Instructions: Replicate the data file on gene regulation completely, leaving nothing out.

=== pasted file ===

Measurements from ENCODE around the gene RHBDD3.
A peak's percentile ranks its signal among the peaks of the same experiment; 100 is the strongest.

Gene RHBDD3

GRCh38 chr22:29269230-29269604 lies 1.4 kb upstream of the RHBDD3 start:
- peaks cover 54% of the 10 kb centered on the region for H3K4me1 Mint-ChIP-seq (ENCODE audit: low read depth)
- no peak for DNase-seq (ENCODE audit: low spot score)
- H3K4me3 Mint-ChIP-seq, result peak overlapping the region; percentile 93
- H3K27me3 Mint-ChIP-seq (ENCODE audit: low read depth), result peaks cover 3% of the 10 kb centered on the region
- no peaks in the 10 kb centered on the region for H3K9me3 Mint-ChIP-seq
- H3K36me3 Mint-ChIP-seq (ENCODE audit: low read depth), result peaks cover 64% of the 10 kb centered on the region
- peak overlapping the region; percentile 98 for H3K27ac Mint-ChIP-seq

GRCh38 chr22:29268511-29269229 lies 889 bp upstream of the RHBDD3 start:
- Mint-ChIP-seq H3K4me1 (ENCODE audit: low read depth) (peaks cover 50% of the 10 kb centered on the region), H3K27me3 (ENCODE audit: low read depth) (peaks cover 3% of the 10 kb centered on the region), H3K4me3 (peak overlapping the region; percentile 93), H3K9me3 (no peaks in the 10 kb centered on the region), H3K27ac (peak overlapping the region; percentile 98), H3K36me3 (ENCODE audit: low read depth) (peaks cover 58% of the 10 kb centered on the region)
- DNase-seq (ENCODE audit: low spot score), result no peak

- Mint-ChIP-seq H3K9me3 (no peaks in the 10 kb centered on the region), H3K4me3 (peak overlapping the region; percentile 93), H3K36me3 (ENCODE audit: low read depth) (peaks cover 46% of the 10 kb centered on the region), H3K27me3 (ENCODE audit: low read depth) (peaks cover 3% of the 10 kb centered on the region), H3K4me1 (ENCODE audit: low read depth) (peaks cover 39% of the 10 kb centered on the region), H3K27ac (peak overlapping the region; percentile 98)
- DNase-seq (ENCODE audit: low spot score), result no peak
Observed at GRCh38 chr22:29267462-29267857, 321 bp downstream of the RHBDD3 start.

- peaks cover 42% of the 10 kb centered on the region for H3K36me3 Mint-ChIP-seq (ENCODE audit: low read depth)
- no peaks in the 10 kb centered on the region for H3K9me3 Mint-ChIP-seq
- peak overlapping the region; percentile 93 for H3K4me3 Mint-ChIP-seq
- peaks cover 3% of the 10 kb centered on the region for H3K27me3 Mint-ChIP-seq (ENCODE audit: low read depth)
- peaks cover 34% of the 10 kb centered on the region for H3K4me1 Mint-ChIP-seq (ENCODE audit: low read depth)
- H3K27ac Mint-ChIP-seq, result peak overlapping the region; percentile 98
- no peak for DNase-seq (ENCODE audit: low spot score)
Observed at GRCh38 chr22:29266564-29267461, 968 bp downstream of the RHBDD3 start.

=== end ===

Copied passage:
Measurements from ENCODE around the gene RHBDD3.
A peak's percentile ranks its signal among the peaks of the same experiment; 100 is the strongest.

Gene RHBDD3

GRCh38 chr22:29269230-29269604 lies 1.4 kb upstream of the RHBDD3 start:
- peaks cover 54% of the 10 kb centered on the region for H3K4me1 Mint-ChIP-seq (ENCODE audit: low read depth)
- no peak for DNase-seq (ENCODE audit: low spot score)
- H3K4me3 Mint-ChIP-seq, result peak overlapping the region; percentile 93
- H3K27me3 Mint-ChIP-seq (ENCODE audit: low read depth), result peaks cover 3% of the 10 kb centered on the region
- no peaks in the 10 kb centered on the region for H3K9me3 Mint-ChIP-seq
- H3K36me3 Mint-ChIP-seq (ENCODE audit: low read depth), result peaks cover 64% of the 10 kb centered on the region
- peak overlapping the region; percentile 98 for H3K27ac Mint-ChIP-seq

GRCh38 chr22:29268511-29269229 lies 889 bp upstream of the RHBDD3 start:
- Mint-ChIP-seq H3K4me1 (ENCODE audit: low read depth) (peaks cover 50% of the 10 kb centered on the region), H3K27me3 (ENCODE audit: low read depth) (peaks cover 3% of the 10 kb centered on the region), H3K4me3 (peak overlapping the region; percentile 93), H3K9me3 (no peaks in the 10 kb centered on the region), H3K27ac (peak overlapping the region; percentile 98), H3K36me3 (ENCODE audit: low read depth) (peaks cover 58% of the 10 kb centered on the region)
- DNase-seq (ENCODE audit: low spot score), result no peak

- Mint-ChIP-seq H3K9me3 (no peaks in the 10 kb centered on the region), H3K4me3 (peak overlapping the region; percentile 93), H3K36me3 (ENCODE audit: low read depth) (peaks cover 46% of the 10 kb centered on the region), H3K27me3 (ENCODE audit: low read depth) (peaks cover 3% of the 10 kb centered on the region), H3K4me1 (ENCODE audit: low read depth) (peaks cover 39% of the 10 kb centered on the region), H3K27ac (peak overlapping the region; percentile 98)
- DNase-seq (ENCODE audit: low spot score), result no peak
Observed at GRCh38 chr22:29267462-29267857, 321 bp downstream of the RHBDD3 start.

- peaks cover 42% of the 10 kb centered on the region for H3K36me3 Mint-ChIP-seq (ENCODE audit: low read depth)
- no peaks in the 10 kb centered on the region for H3K9me3 Mint-ChIP-seq
- peak overlapping the region; percentile 93 for H3K4me3 Mint-ChIP-seq
- peaks cover 3% of the 10 kb centered on the region for H3K27me3 Mint-ChIP-seq (ENCODE audit: low read depth)
- peaks cover 34% of the 10 kb centered on the region for H3K4me1 Mint-ChIP-seq (ENCODE audit: low read depth)
- H3K27ac Mint-ChIP-seq, result peak overlapping the region; percentile 98
- no peak for DNase-seq (ENCODE audit: low spot score)
Observed at GRCh38 chr22:29266564-29267461, 968 bp downstream of the RHBDD3 start.